by Jordan Werner Barry
The Modernist BreadCrumbs team spends a lot of time asking bakers, "Is bread baking an art or a science?" When it comes to Jim Lahey's classic No-Knead Bread, I think it's actually magic. There's no sourdough starter to tend, no kneading to tire your arms; just a little planning and patience—and a Le Creuset dutch oven— is all it takes to create a finished loaf that looks like it was a lot more work. The key ingredient here is time. The long, slow fermentation that happens during the dough's 18 hour resting period creates flavor and makes the whole process work. I like to start mine on Saturday evening, mixing the ingredients and then tucking it in for a good night's sleep. My other fermentation love, cider, usually makes an appearance on my dishtowel (and in my glass).
On Sunday morning, the dough and I wake up at the same time. I don't bake professionally, so it's a whole lot later than most bakers. I make some coffee, unwrap the dough, and get to work. The dough is ready to go if its surface is dotted with bubbles. It's super sticky at this point, so I turn it out onto a lightly floured surface, fold it a couple of times, then loosely re-cover it with plastic wrap for a 15-minute rest. Just the right amount of time to drink my first cup of coffee! Next it's a quick shape and transfer to a floured cotton towel, where the dough rests for another two hours.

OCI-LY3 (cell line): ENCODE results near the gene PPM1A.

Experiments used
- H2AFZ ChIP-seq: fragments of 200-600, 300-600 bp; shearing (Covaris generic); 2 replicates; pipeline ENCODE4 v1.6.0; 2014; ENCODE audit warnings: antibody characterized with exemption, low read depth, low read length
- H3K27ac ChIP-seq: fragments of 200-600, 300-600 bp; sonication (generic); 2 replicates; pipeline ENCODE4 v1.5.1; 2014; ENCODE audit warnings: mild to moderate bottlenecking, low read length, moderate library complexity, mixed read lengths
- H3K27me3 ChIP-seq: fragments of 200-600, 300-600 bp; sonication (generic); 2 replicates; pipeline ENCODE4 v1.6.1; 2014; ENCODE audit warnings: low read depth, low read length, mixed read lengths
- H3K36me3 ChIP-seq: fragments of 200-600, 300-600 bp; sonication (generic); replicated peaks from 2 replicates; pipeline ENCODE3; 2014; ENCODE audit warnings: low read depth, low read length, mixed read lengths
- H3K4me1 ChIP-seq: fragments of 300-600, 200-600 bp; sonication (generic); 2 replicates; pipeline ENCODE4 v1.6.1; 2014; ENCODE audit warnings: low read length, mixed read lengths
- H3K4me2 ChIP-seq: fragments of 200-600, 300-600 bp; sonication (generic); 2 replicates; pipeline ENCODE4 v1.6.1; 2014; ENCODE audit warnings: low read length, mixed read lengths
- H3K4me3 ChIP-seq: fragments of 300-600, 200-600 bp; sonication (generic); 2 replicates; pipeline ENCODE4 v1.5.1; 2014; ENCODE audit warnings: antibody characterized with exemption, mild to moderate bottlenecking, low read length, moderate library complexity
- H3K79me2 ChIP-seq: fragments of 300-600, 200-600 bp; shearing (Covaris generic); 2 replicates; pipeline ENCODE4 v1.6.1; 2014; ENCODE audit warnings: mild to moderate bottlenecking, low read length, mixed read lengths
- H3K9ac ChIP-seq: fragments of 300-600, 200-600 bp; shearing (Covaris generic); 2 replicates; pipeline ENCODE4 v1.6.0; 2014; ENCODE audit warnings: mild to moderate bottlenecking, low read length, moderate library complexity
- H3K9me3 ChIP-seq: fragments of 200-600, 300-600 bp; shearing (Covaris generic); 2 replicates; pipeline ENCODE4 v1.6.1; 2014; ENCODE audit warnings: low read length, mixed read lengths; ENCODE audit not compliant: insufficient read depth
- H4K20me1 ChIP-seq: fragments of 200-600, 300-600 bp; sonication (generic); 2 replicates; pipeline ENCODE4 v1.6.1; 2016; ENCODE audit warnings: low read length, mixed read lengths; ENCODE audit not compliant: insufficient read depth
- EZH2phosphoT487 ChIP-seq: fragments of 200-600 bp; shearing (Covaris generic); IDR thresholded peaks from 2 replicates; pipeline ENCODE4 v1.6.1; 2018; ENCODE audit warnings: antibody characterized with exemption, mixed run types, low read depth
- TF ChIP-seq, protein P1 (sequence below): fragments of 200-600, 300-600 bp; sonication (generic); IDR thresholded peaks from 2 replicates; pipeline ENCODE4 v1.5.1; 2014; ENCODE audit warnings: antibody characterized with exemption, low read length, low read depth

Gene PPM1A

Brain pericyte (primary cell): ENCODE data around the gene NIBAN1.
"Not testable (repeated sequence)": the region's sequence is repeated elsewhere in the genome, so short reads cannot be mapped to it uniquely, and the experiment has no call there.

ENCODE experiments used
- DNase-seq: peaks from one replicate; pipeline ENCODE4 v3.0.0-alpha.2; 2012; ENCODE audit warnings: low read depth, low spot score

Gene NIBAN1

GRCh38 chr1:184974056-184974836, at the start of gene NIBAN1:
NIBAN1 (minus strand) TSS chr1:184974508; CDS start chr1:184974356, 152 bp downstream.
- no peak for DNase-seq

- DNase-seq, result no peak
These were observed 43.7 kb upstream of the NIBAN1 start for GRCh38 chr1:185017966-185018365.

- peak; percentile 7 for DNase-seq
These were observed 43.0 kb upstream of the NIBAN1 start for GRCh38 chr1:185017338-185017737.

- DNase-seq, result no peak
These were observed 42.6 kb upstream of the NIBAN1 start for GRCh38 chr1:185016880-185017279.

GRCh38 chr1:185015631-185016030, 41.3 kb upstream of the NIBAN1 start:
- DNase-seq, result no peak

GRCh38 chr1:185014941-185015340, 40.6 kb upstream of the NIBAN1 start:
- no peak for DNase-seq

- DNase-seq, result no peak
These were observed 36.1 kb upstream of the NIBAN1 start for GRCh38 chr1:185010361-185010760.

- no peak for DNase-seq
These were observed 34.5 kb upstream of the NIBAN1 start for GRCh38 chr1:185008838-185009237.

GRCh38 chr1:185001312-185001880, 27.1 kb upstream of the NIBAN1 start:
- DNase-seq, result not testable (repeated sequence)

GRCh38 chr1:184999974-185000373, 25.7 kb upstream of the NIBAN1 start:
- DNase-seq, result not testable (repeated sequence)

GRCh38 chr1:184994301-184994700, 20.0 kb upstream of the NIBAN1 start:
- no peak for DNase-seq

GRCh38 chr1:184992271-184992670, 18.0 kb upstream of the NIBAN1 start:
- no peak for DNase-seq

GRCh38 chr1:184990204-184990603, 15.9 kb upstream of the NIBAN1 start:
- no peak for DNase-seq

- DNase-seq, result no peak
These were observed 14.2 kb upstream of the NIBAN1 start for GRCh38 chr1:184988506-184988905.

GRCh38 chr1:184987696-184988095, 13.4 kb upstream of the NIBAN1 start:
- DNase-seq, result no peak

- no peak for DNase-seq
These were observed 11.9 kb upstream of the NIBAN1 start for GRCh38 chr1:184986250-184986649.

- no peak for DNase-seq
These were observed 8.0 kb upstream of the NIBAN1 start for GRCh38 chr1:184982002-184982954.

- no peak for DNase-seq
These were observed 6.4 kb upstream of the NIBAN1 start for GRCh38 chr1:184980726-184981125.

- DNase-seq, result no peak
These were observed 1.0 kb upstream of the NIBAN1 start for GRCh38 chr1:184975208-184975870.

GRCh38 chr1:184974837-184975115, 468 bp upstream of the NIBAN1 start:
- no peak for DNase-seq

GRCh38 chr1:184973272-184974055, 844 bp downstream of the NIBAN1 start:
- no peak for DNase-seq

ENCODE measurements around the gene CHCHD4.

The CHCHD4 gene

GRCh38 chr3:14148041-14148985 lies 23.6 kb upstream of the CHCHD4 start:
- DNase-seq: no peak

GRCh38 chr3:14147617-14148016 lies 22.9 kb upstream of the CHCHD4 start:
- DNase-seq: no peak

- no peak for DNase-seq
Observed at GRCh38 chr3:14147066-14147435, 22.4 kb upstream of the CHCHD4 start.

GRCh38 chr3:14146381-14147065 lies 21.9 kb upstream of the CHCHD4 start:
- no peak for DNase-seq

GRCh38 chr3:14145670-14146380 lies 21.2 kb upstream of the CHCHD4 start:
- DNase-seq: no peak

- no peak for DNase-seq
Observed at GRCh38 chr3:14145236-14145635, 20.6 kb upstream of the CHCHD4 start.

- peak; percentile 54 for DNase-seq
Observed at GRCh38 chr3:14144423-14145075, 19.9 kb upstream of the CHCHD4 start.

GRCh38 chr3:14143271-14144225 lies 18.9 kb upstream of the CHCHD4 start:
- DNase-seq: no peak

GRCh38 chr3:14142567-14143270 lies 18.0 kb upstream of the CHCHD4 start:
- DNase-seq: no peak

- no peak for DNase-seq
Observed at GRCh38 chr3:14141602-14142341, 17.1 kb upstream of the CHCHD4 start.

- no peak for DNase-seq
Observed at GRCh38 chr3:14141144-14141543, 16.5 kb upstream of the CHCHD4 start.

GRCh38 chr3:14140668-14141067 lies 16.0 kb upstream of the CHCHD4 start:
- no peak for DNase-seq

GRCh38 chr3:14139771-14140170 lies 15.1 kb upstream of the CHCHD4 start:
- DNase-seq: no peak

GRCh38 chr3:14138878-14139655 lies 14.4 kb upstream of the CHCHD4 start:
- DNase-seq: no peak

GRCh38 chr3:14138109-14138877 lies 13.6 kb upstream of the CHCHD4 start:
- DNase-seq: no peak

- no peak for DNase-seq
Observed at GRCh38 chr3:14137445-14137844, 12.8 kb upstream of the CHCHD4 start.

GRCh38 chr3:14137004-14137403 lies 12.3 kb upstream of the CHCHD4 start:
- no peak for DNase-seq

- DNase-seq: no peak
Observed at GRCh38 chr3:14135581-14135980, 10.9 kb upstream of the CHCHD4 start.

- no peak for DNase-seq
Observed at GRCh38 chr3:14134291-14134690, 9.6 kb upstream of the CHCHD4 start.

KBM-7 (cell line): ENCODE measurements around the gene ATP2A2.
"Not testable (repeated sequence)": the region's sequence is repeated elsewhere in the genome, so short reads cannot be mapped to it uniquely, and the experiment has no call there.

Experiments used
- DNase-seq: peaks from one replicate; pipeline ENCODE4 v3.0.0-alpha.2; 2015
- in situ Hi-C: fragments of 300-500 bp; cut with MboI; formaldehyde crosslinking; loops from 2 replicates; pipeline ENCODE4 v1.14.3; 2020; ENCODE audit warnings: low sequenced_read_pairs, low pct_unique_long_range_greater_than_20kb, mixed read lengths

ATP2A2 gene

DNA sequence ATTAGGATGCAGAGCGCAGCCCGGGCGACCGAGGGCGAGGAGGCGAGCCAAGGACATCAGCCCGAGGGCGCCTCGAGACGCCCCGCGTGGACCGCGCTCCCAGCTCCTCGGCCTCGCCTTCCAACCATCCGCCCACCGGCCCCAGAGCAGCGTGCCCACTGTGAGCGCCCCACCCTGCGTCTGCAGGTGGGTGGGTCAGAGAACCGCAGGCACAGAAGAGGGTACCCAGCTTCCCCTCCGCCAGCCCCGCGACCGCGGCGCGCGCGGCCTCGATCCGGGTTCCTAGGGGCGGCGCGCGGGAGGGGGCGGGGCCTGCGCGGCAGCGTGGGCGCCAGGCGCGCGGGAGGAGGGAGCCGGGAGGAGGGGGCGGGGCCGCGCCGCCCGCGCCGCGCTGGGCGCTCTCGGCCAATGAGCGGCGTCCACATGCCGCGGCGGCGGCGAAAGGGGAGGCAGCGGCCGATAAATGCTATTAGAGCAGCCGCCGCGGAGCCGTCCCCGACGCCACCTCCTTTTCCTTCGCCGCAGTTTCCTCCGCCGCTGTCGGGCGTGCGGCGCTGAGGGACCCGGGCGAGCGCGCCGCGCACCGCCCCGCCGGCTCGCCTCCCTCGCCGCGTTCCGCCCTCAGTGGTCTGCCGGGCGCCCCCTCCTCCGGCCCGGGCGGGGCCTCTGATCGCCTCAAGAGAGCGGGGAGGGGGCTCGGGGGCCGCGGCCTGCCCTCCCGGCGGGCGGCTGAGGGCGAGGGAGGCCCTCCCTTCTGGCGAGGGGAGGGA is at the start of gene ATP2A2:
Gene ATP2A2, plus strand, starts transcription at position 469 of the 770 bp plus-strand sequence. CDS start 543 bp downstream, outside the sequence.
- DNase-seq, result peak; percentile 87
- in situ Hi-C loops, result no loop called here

Half an hour before the dough is ready, I grab my Le Creuset dutch oven and put it in the oven while it preheats to 450 degrees. The dutch oven's enameled cast iron is perfect for baking—the cast iron maintains even and consistent heat, and the enamel keeps the dough from sticking. When the dough has risen to about double, I (very carefully!) take the dutch oven out of the oven, slide my hand under the towel, and flip the dough into the dutch oven. This part takes some coordination, but don't worry—if you don't quite get the dough in the center of the dutch oven, you can give the whole thing a gentle shake and it will move right into the middle. The lid goes on (to trap the steam that makes the bread nice and crusty), and the whole thing goes into the oven for 30 minutes.
After 30 minutes, I remove the lid to let the crust get really brown. I bake it for 15-30 more minutes, and voila! Crusty, bready magic. After it cools on a rack, I slather a slice with Vermont butter and try not to eat the whole loaf right then and there.
- 3 cups all-purpose or bread flour (plus more for dusting surfaces)
- 1 1/2 teaspoons salt
- 1/4 teaspoon instant yeast
- 1 5/8 cups water
Recipe is adapted from Jim Lahey's famous No-Knead Bread recipe, as printed in the New York Times. According to Mark Bittman, it's one of the most popular recipes they've ever published!